"The issue in determining whether one was an employee or an independent contractor is whether the employer retained the right to exercise control over the time, place or manner of the work performed. Swift & Co. v. Alston, 48 Ga. App. 649 (173 SE 741) (1934)
." Mason v. Gracey, 189 Ga. App. 150
, 151 (375 SE2d 283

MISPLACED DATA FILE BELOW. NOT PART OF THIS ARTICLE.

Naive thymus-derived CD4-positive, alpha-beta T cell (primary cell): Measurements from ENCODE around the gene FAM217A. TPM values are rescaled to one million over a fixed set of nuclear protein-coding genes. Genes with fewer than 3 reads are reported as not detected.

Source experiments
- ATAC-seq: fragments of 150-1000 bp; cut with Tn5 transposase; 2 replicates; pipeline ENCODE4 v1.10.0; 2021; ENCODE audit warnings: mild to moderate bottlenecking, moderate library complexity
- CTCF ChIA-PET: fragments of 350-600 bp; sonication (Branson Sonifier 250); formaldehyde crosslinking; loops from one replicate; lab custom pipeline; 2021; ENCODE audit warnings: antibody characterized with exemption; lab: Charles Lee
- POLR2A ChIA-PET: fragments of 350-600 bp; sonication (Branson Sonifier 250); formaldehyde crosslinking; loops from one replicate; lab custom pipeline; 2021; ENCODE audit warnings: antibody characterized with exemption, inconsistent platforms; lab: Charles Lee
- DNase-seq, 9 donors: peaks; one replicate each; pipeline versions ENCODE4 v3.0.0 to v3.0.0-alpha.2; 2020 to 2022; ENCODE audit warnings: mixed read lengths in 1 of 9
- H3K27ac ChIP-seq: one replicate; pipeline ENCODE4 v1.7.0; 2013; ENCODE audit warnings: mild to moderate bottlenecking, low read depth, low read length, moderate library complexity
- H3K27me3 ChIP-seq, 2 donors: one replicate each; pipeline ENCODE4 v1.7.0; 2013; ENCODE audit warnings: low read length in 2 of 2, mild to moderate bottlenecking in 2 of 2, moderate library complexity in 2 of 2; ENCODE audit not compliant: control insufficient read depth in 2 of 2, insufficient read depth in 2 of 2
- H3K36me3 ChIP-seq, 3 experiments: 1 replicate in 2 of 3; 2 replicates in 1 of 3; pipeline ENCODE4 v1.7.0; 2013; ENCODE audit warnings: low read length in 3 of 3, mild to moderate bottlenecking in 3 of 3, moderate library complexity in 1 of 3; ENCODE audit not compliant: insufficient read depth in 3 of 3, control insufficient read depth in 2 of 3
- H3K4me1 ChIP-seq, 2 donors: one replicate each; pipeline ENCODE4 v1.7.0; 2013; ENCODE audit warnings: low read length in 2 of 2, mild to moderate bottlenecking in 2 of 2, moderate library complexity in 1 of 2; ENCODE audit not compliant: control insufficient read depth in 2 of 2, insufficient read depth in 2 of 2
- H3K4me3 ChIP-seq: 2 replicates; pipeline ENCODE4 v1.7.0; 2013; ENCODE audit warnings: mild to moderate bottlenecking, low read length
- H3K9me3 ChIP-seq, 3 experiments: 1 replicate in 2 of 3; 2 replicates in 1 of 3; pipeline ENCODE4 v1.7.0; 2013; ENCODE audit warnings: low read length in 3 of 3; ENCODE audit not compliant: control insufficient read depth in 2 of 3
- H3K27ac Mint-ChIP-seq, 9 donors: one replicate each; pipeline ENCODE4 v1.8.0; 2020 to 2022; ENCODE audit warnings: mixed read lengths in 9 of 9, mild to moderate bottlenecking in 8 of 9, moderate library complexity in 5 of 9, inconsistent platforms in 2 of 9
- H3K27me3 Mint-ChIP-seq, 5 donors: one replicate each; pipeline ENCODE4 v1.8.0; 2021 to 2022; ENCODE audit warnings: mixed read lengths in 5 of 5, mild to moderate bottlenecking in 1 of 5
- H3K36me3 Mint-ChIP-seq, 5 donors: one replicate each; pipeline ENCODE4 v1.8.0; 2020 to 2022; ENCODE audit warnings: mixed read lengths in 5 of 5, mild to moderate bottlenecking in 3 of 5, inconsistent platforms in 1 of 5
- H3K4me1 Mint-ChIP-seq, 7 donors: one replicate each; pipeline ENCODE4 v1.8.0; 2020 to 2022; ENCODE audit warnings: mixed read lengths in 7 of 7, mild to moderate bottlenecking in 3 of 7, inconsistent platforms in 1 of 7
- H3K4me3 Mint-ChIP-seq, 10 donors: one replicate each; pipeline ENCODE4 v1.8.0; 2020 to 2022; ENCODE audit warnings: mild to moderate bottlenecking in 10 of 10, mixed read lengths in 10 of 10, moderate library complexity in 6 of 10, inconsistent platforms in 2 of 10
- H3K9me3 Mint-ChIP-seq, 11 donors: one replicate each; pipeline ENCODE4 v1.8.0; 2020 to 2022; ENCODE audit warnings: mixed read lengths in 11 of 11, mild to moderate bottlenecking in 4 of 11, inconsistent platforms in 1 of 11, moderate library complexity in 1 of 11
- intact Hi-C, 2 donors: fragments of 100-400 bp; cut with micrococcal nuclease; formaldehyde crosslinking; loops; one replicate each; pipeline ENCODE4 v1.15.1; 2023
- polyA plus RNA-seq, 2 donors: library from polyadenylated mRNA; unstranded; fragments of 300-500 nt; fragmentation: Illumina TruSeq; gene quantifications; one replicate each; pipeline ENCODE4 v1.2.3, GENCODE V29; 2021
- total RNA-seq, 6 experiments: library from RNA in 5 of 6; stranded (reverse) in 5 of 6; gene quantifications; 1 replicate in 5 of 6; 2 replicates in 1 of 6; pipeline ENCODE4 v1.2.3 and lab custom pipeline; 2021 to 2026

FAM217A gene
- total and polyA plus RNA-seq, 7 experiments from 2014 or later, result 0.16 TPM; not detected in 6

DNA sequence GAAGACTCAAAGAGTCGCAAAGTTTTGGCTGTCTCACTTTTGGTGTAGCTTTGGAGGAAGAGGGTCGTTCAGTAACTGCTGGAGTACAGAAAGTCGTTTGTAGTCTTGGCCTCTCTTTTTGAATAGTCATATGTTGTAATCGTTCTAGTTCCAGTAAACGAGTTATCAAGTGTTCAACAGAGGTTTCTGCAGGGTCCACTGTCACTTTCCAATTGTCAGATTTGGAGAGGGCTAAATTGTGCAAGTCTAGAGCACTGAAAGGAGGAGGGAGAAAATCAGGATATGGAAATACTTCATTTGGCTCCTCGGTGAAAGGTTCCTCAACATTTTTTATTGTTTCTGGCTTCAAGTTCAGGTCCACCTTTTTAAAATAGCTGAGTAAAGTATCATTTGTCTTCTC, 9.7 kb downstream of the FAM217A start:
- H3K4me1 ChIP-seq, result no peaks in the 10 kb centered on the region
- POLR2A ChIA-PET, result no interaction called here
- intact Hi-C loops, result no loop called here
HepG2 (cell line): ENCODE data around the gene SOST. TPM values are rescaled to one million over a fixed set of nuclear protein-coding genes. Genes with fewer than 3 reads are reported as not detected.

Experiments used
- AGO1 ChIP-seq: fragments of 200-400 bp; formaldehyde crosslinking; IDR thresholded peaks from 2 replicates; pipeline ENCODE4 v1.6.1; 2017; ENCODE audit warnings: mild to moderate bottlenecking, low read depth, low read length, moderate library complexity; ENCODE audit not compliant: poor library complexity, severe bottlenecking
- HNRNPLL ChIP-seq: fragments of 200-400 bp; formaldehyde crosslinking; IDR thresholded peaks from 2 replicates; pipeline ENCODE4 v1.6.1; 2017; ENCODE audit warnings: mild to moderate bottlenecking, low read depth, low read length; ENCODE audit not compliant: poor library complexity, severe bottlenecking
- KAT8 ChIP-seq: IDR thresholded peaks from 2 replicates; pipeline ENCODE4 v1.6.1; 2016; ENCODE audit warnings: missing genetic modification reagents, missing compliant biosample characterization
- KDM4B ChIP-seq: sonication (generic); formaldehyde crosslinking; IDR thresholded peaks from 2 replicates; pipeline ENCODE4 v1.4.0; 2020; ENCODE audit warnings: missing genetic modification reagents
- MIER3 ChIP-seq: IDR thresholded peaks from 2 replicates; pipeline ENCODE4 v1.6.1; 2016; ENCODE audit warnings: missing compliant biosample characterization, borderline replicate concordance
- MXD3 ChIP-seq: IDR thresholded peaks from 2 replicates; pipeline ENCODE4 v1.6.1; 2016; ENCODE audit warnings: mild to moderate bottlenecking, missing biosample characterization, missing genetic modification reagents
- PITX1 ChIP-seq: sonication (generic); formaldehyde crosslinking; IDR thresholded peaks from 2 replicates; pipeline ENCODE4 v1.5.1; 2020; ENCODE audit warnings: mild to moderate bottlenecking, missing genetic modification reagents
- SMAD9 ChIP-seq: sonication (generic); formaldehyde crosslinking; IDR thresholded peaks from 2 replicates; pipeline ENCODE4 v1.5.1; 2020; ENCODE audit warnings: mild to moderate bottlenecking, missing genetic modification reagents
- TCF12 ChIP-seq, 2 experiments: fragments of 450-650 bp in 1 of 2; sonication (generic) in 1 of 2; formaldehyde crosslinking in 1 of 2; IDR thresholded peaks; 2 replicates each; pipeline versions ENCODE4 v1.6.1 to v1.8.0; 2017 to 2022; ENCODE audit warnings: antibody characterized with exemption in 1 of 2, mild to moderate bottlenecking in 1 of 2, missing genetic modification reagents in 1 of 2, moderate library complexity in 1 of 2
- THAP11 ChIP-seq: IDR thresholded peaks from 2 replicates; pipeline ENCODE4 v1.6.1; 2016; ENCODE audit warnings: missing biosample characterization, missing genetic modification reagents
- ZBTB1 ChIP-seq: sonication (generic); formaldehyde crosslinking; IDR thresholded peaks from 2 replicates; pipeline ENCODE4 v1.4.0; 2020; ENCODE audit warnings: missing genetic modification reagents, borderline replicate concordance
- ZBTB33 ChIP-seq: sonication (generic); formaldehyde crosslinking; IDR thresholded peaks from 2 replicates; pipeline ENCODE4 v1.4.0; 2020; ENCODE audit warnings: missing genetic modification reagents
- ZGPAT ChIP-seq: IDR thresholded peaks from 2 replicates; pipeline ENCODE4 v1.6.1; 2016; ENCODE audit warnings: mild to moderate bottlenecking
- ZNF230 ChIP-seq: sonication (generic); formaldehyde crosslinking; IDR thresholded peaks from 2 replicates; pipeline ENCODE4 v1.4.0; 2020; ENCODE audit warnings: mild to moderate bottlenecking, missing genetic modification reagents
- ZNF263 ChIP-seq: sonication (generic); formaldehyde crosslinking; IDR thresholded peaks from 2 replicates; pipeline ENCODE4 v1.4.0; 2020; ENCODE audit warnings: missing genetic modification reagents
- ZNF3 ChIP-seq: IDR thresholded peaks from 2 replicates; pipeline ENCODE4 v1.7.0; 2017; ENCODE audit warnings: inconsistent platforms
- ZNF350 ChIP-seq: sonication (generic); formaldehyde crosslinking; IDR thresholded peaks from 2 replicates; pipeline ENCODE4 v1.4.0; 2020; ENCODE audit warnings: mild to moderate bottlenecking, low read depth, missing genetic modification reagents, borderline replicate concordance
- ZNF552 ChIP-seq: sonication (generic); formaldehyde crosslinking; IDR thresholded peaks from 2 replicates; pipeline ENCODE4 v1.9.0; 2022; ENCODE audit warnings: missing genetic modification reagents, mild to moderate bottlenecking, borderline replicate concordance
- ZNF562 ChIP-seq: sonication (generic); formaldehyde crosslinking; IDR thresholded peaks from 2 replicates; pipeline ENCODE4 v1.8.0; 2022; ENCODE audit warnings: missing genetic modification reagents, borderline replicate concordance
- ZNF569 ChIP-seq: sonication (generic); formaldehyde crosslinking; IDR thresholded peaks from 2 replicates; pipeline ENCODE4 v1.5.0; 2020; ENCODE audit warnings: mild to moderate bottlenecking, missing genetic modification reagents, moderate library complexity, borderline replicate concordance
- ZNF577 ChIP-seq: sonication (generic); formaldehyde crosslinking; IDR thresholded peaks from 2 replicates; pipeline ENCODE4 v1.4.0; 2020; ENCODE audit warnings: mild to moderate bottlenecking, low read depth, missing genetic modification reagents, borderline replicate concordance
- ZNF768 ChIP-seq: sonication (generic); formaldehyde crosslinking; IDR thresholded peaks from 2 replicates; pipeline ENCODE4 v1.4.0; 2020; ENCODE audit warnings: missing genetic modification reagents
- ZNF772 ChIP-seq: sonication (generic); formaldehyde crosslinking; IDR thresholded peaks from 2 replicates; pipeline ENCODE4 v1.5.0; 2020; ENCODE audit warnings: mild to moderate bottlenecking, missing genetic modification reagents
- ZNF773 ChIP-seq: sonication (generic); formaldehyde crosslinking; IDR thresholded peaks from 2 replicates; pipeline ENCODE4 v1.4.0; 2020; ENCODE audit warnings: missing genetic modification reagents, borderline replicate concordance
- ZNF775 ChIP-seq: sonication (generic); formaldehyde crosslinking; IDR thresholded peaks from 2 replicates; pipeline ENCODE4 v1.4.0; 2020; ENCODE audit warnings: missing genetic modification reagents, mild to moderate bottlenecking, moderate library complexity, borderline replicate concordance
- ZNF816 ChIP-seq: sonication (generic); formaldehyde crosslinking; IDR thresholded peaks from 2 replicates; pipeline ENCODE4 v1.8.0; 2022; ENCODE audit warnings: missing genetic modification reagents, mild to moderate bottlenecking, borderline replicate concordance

) (1988). Plaintiff argues that the relationship between BHM and Wetzel was that of employer and servant as opposed to employer and independent contractor because BHM had the right to demand that the work was done in compliance with the plans and specifications provided to its subcontractors, and because Burch visited the project site on a frequent basis to ensure that the work was being performed according to plan and to check on the progress of the work. "The fact that an employer continuously checks the work of an independent contractor to see that the work is being done according to the specifications of the job is thoroughly consistent with the relationship of employer and independent contractor and with the mere right of the employer to insist on a certain specific result. There is nothing in the [record] to indicate that [BHM] either had or assumed the right to control the time, manner and method of doing the work. The fact that . . . plans and specifications [were given to Wetzel] is . . . thoroughly consistent with the existence of the relationship of employer and independent contractor. So was the right to change the work [if it did not meet the plans and specifications provided] and the right to dispense with the independent contractor's services if, during the performance of the job, it appeared that he either was incapable or unwilling to do the job according to the plans and specifications. This was not a case of an indefinite employment of [Wetzel] by [BHM]. Under the evidence, [Wetzel] was employed to do a specific job which contemplated a definite beginning, continuance and ending. While no time for the performance of the contract was expressly stipulated, it was mutually understood that the job was to be done within a reasonable time and without unnecessary delay. Such an agreement does not render the contract one of general employment. [Cit.] The right to control the time of doing the job means the right to control the hours of work. The right to control the manner and method means the right to tell the employee how he shall go about doing the job in every detail, including what tools he shall use and what procedures he shall follow. None of these elements was present in this case. . . . What [Wetzel] used to do the job and how he went about it and how much time he spent were matters solely for his determination, so long as he produced the required results." Employers Mut. &c. Ins. Co. v. Johnson, 104 Ga. App. 617